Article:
One of the hallmarks of good business planning is being open to disconfirming information. Now let’s apply that principle to the decision on whether to do business planning itself. We think it’s a good idea, but maybe we’re wrong. Maybe it’s OK to do what most business owners do all the time: just wing it, and then make adjustments as you go.
So what are the arguments against business plans?
First, let’s be honest, they’re works of fiction, predicting a future that refuses to cooperate. Admit that you have very little idea what your business will look like in a few years. Move on to the next thing on your to-do list.
Secondly, a comprehensive plan won’t help you raise money. Investors won’t read it. A few pages, sure, if you’re lucky. If you have any chance of getting startup funding – and very, very few businesses do – then it’s the strength of your idea, relationships, and track record that will wow them. Not 37 pages of dense text and hockey stick projections.
Finally, stuff happens, and success will depend on how you respond, not what you’ve written down. Business plans don’t succeed; people do.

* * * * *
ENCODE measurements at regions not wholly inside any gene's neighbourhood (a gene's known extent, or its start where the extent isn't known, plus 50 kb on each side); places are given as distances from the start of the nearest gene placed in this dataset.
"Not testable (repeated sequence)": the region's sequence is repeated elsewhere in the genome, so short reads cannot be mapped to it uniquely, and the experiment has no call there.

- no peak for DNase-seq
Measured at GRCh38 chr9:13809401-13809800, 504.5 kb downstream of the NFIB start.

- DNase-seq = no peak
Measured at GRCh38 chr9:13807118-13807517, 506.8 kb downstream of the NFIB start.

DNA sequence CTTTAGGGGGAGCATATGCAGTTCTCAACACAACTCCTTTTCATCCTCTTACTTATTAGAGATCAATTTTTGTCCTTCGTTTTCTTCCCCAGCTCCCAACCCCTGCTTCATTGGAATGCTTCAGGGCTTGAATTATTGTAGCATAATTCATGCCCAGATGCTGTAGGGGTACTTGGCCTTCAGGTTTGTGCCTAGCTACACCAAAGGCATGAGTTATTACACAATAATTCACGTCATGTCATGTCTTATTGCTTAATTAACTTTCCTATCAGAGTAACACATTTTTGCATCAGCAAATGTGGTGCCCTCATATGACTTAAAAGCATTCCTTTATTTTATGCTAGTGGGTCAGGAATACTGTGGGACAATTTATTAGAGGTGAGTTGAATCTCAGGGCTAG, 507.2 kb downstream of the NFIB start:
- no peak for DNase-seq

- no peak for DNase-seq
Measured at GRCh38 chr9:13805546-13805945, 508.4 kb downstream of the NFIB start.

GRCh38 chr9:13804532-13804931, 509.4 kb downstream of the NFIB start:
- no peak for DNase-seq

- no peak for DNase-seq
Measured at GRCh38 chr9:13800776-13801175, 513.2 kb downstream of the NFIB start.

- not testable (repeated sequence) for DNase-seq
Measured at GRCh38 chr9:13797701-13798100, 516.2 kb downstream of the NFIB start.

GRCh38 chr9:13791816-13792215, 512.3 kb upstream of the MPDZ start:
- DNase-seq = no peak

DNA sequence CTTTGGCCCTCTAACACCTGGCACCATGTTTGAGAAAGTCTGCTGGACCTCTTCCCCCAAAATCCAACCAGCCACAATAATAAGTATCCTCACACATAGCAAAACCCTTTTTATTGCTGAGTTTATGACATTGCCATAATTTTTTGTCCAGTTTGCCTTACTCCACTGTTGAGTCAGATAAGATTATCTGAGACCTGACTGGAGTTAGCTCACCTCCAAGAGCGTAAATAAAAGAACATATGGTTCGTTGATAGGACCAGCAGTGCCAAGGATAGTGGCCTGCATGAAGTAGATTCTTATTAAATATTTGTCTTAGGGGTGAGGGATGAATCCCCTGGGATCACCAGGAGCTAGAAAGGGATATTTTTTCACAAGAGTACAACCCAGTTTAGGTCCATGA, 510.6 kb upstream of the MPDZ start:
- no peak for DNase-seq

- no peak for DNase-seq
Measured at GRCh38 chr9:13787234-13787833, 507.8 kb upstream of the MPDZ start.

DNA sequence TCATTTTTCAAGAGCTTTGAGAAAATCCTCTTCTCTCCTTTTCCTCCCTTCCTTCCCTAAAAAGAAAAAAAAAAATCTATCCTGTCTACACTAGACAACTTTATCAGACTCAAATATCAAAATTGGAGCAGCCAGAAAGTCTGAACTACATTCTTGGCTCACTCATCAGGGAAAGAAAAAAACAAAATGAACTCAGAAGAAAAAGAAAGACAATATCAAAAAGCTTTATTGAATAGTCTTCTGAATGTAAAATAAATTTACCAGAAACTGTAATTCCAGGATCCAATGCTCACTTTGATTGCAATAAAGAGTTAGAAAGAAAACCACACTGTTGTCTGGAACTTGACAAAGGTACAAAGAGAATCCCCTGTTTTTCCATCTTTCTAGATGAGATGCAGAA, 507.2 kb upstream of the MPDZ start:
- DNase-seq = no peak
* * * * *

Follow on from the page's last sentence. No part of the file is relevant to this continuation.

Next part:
So should you go through a business planning process? I think the answer is still yes. It forces your management team to get clarity and agreement on purpose, approach, priorities, and information gaps. That’s useful even if most of its assumptions prove to be incorrect. Even if it doesn’t help you raise any money. In contrast, the wing it model is a bit like heading on a trip without a destination, let alone directions. A good business plan provides you with a decent map with a big X on it. That will help focus your efforts on what you need to do to get there. And how you will adapt when you hit those inevitable obstacles. Do “just enough” planning to serve your purpose, but don’t skip it entirely.
Find your X on the map and head there.
For more resources, see our Library topic Business Planning.